Competing projects discussed at hearing
Published 1:04 am Saturday, September 29, 2018
Dozens of doctors, hospital and city officials and other local leaders gathered on Thursday in the meeting room at the Major Hillard Library in Chesapeake to witness presentations of competing Certificate of Public Need applications from Bon Secours Health System and Sentara Healthcare.
The Virginia COPN program requires owners and sponsors of medical care facility projects to secure a COPN from the State Health Commissioner prior to initiating projects, such as those that have been proposed by Bon Secours and Sentara.
This Virginia Health Department program is meant to contain health care costs while ensuring financial viability and health care access at a reasonable cost, according to vdh.virginia.gov.
Email newsletter signup
The two applications are “in competition” based on the program’s rules, which specify that “applications for the same or similar services which are proposed for the same planning district or medical service area shall be considered as competing applications by the commissioner,” according to an email from Erik Bodin, director of the Virginia COPN program.
Both proposals are for acute care hospitals in Planning District 20, Bodin wrote. The sites for these projects are at campuses that are approximately one mile away from each other in North Suffolk.
COPN staff will issue a review with their recommendation on Oct. 19, according to Bodin. In certain cases, such as if either or both projects are denied or there is a petition from a third party, an administrative judge will weigh in.
Representatives from Sentara and Bon Secours took turns at the podium to illustrate the benefits of their respective projects for Suffolk and surrounding areas. Suffolk Mayor Linda T. Johnson, Chesapeake Mayor Rick West and Portsmouth Mayor John Rowe Jr. also had remarks, along with roughly a dozen other registered speakers.
The Bon Secours team outlined its proposed in-patient care hospital at the Bon Secours Health Center at Harbour View. The roughly 75,000-square-foot building would feature 18 acute care beds, four general purpose operating rooms and one CT scanner, according to Paul Gaden, chief executive officer of Bon Secours Maryview Medical Center in Portsmouth and Bon Secours DePaul Medical Center in Norfolk.
The total capital cost of the Bon Secours project is estimated at $77 million. The project has received a total of 650 letters and more than 1,050 signatures of support as of Thursday.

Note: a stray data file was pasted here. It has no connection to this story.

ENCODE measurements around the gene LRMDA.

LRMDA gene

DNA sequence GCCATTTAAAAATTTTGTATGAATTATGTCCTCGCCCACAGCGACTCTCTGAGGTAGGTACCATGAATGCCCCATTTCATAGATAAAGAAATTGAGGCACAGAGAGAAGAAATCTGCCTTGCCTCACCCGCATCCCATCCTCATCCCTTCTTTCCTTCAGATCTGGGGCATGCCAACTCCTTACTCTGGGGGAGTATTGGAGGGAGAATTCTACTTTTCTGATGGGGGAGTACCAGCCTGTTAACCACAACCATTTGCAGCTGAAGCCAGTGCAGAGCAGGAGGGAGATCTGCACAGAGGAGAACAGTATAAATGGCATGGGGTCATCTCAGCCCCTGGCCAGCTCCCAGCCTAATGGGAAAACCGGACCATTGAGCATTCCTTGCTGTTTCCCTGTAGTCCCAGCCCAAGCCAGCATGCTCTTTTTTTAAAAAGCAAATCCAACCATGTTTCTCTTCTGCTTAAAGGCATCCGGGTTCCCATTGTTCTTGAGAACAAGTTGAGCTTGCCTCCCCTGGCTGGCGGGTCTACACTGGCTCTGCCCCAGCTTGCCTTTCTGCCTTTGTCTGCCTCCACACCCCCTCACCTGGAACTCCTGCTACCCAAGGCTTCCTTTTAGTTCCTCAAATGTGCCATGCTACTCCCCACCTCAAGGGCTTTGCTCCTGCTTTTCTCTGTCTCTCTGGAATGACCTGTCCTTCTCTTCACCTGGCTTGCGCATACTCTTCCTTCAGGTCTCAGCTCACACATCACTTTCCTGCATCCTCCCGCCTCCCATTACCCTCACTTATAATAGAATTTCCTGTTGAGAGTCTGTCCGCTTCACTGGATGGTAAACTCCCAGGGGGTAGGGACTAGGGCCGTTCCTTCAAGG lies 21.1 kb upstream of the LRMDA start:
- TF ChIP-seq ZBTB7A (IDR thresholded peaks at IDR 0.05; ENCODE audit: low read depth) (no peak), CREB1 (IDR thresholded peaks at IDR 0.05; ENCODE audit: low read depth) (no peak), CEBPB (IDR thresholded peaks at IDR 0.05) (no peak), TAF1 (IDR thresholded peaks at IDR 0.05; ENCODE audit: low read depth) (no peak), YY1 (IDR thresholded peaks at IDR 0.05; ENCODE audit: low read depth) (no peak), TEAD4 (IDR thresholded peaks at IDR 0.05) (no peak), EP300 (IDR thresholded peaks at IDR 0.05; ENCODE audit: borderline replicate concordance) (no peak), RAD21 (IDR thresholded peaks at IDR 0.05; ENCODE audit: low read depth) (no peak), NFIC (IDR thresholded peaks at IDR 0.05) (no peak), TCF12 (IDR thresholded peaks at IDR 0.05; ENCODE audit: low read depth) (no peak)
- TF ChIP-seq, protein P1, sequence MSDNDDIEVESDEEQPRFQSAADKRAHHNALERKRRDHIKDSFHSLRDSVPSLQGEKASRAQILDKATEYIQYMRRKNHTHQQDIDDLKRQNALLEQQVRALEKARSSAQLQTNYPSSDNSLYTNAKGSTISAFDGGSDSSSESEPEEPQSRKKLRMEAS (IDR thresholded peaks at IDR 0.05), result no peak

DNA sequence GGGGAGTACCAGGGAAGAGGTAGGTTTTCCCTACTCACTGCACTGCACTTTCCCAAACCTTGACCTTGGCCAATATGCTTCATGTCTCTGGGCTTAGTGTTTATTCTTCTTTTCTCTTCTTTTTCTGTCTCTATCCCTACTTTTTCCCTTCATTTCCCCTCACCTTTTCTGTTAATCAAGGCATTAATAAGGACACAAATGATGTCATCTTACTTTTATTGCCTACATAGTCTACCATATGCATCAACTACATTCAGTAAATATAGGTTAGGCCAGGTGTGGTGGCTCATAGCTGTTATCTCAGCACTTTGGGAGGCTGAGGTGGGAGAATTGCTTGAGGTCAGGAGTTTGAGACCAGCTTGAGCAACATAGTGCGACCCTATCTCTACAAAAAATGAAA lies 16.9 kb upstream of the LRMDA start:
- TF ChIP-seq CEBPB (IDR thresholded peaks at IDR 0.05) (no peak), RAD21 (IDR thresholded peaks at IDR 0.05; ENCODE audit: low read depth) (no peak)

“To continue our mission of providing good help to those in need, we feel strongly in our fastest-growing service area we serve out of Maryview and Harbour View that a small hospital is the next logical step for us, for the community and for our patients,” Gaden said.
Both projects aim to provide in-patient care to members of the community that’s convenient for both patients and their doctors. Gaden said there are many physician practices that are located at the Harbour View Campus, along with a robust list of comprehensive services.
The goal of this new Bon Secours facility is a focused, surgical hospital that offers full-spectrum ambulatory care, Gaden said. He described it as an “innovative model” that will uniquely serve the community while Bon Secours continues to invest in programs at the Maryview campus.
“Maryview is the anchor for our Harbour View campus,” Gaden said. “Maryview is the only civilian hospital that we have in Portsmouth. It’s extremely important for our primary and secondary services there.
“The success of Maryview and the sustainability is directly correlated to a successful Harbour View campus.”
One of the keys to that success is adapting to how surgical care has rapidly developed in the past few decades. According to Dr. Anhtai Nguyen, the chief medical officer of the Bon Secours Maryview and DePaul medical centers, complex cases that previously required seven to 10 days of inpatient stay in the hospital have dropped to just one to three days of observation.